Is Canada’s Academic Freedom at Risk? How to Safeguard Against CCP Intrusion

In a world where even computer scientists are courted like international spies, it’s clear that academia has reached its own espionage level! With the CCP’s “feed, trap, and kill” strategy, you might think they’ve mistaken universities for secret agent training grounds. Remember, in the academic game of cat and mouse, it’s not the cheese they’re after; it’s your research. More on this below. Keep Reading.

In a shocking revelation, McGill University professor Benjamin Fung recently disclosed that he had been targeted by Chinese agents who attempted to lure him into serving as a pawn for the Communist Chinese Party (CCP). Fung’s testimony before the House of Commons Science Committee shed light on the CCP’s brazen recruitment tactics aimed at Canadian academics. This article delves into Fung’s ordeal and the sinister strategy employed by the CCP to infiltrate academic circles.

The CCP’s Covert Agenda

Benjamin Fung, a renowned Canadian computer scientist, found himself at the center of a covert recruitment attempt orchestrated by the CCP. During his testimony, Fung described the encounter with the agents as a blatant “recruitment strategy” tailored to exploit Canadian academics. He recounted how the agents approached him, offering a substantial six-figure bribe in exchange for his cooperation. When Fung inquired about their expectations, their response was chillingly simple: “You just need to reply to our emails.”

Fung, who holds the position of Chair for Canadian Research at McGill’s School of Information Studies, specializes in artificial intelligence, cybersecurity, and malware analysis. It was precisely his expertise in these domains that piqued the interest of CCP agents.

The Tempting Offer

According to Fung, his interactions with CCP-affiliated entities date back to 2018 when a Chinese company attempted to recruit him as a “consultant” for its “artificial intelligence team.” The offer was nothing short of astounding, as Fung revealed, “That company offers three times, yes, three times my salary to work for them as a consultant” while he was a professor at McGill. The identity of the company remains undisclosed.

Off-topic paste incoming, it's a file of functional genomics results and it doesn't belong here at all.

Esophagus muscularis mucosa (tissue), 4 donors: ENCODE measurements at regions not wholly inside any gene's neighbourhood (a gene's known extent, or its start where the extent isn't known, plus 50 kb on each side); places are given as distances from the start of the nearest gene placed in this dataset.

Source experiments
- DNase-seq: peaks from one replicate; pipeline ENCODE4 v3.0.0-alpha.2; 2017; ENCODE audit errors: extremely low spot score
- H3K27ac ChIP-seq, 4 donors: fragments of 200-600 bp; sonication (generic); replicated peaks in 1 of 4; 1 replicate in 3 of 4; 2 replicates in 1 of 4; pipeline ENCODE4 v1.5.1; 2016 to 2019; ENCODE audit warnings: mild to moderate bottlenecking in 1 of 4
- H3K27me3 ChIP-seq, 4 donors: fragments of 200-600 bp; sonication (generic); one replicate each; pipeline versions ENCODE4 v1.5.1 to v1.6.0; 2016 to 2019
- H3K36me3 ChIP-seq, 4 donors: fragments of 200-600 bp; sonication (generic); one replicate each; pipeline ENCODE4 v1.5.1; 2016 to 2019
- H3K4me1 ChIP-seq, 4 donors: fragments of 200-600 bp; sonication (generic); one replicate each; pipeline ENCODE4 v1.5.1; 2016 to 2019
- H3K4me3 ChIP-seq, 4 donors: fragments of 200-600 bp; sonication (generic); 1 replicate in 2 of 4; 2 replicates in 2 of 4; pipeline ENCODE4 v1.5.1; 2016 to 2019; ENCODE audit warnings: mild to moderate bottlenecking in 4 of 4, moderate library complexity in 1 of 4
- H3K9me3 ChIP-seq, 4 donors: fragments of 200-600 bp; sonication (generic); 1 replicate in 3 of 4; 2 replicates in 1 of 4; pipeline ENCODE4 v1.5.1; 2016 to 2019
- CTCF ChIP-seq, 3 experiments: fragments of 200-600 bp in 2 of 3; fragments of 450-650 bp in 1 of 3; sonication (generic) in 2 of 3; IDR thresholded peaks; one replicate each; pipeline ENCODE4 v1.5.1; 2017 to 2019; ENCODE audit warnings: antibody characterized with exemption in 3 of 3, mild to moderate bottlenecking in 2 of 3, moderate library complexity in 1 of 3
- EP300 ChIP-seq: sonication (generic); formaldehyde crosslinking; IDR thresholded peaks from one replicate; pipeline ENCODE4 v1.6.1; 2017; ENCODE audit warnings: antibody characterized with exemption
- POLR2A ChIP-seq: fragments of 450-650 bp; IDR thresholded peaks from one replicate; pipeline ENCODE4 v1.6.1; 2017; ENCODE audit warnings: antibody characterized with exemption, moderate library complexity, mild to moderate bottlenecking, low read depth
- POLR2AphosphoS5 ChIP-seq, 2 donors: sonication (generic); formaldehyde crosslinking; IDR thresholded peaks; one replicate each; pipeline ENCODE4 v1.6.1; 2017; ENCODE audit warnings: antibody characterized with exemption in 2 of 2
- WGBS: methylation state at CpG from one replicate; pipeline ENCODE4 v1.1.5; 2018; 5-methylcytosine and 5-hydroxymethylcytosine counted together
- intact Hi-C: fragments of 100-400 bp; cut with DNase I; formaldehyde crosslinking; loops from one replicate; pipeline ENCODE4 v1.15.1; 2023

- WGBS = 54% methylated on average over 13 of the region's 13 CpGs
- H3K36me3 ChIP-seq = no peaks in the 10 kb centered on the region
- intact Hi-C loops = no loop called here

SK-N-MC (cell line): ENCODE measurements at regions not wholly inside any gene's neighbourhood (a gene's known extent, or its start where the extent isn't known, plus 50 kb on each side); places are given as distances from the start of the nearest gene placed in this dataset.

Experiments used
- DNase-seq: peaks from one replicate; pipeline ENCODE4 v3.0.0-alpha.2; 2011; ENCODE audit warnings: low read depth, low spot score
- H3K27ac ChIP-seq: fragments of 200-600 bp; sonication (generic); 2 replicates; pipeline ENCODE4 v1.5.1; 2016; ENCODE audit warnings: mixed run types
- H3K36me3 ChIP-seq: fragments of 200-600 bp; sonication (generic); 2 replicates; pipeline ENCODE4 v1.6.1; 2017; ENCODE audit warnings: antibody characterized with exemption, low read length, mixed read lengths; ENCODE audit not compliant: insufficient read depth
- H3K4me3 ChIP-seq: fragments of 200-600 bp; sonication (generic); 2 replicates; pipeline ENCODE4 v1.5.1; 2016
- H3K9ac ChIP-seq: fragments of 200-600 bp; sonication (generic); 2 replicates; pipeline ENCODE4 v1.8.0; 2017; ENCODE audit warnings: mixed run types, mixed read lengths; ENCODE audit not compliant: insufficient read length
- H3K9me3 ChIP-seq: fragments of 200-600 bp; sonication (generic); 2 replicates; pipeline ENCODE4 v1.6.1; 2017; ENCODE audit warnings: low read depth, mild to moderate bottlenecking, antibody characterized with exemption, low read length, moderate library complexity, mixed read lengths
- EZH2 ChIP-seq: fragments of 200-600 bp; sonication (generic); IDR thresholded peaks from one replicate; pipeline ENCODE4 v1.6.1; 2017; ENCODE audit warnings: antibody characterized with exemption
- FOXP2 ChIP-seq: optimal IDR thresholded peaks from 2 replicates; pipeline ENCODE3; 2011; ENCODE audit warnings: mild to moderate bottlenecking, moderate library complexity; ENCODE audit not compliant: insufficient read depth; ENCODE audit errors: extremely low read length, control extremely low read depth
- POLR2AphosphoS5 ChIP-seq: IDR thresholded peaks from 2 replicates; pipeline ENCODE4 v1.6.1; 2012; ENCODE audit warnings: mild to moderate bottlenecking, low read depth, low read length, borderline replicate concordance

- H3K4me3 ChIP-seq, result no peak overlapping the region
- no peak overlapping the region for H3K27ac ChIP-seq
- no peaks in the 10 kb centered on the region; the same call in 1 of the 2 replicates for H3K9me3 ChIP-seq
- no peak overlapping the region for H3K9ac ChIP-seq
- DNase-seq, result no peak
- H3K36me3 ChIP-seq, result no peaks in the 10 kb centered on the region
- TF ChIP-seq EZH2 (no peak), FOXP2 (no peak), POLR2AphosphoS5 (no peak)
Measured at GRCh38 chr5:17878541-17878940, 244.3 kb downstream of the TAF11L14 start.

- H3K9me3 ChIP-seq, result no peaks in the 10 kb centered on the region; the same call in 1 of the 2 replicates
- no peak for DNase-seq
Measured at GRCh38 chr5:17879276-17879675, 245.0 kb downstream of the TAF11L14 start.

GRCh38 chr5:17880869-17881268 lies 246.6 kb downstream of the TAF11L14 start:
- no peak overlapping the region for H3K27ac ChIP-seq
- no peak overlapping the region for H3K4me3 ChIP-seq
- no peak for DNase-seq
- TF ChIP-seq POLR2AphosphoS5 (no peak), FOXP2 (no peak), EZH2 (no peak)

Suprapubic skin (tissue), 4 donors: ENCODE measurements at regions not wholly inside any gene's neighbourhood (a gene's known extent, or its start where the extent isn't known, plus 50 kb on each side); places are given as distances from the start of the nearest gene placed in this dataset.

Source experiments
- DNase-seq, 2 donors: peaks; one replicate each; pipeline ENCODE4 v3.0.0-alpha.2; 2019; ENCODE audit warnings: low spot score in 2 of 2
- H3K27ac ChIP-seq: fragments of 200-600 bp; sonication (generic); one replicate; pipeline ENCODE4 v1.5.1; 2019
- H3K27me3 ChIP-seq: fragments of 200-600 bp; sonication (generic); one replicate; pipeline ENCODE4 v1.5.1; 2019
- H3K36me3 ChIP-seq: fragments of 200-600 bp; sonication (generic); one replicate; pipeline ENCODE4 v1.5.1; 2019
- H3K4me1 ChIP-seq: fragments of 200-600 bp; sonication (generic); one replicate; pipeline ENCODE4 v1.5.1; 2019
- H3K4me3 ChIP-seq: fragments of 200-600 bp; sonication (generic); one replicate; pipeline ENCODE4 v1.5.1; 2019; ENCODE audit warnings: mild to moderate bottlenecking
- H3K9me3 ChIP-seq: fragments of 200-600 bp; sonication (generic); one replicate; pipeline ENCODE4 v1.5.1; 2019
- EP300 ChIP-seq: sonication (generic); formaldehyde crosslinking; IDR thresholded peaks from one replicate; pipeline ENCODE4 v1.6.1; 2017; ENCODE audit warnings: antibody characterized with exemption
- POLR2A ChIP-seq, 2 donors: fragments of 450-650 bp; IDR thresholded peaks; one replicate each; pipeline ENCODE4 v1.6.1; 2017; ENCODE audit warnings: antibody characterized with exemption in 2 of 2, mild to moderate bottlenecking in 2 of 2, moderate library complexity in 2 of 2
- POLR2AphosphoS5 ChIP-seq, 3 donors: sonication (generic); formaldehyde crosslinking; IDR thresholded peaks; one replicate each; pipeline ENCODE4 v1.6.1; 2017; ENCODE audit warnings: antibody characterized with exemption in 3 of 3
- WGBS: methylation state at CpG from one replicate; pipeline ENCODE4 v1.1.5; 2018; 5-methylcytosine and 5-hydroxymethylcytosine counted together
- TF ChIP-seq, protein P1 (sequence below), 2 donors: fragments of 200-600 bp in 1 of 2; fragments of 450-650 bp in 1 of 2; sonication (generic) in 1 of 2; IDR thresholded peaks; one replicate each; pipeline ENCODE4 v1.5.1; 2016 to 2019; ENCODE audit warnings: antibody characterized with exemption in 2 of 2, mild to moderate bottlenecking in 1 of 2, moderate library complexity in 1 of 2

Campus Intrusions

Conservative MP Corey Tochor probed Fung about the presence of agents or employees of Huawei on campus. Fung disclosed that a few years ago, such individuals were notably more “active” on campus. It is worth noting that Huawei Technologies faced a ban from Canada’s 5G networks in May 2022 due to national security concerns.

“Feed, Trap, and Kill” – CCP’s Recruitment Strategy

Fung characterized the CCP’s recruitment approach as “feed, trap, and kill.” Initially, they entice their targets with lucrative offers, drawing them in. Once a professor becomes reliant on their funding, the CCP gradually escalates their demands, including the transfer of intellectual property rights, access to sensitive data, or even requests to propagate false information. Fung stressed that this is a common tactic employed by the Chinese government in recruiting researchers.

Persistent Pursuit

Despite Benjamin Fung’s initial refusal, CCP agents continued to approach him at intervals of “one or two years” with alternative proposals for collaboration. Failing to secure his cooperation, the agents shifted their focus to his graduate students. Fortunately, none of Fung’s students succumbed to their enticements.

A Broader Concern

Fung’s unsettling experience is not isolated. Other Canadian academics, such as James Hinton, an associate professor at Western University, have voiced similar concerns. Hinton emphasized the urgency of mandating full disclosure regarding the interactions between Chinese companies and Canadian universities. He warned that partnerships with Chinese firms are merely the “tip of the iceberg,” suggesting that deeper entanglements exist.

National Security Implications

The potential interference of foreign agents in Canadian academia raises alarm bells, particularly in light of Prime Minister Justin Trudeau’s previous positive remarks about China’s “basic dictatorship.” The revelation that Huawei, a Chinese government-backed telecommunications giant, has partnered with over 20 of Canada’s leading research institutions, including McGill, underscores the gravity of the situation.


Benjamin Fung’s courageous testimony shines a spotlight on the insidious tactics employed by the CCP to infiltrate Canadian academia. The “feed, trap, and kill” strategy serves as a stark warning, and the need for vigilance and transparency in the face of foreign interference is paramount. As Canada grapples with the challenge of safeguarding its academic integrity and national security, the revelations made by Fung and others should serve as a clarion call for action.

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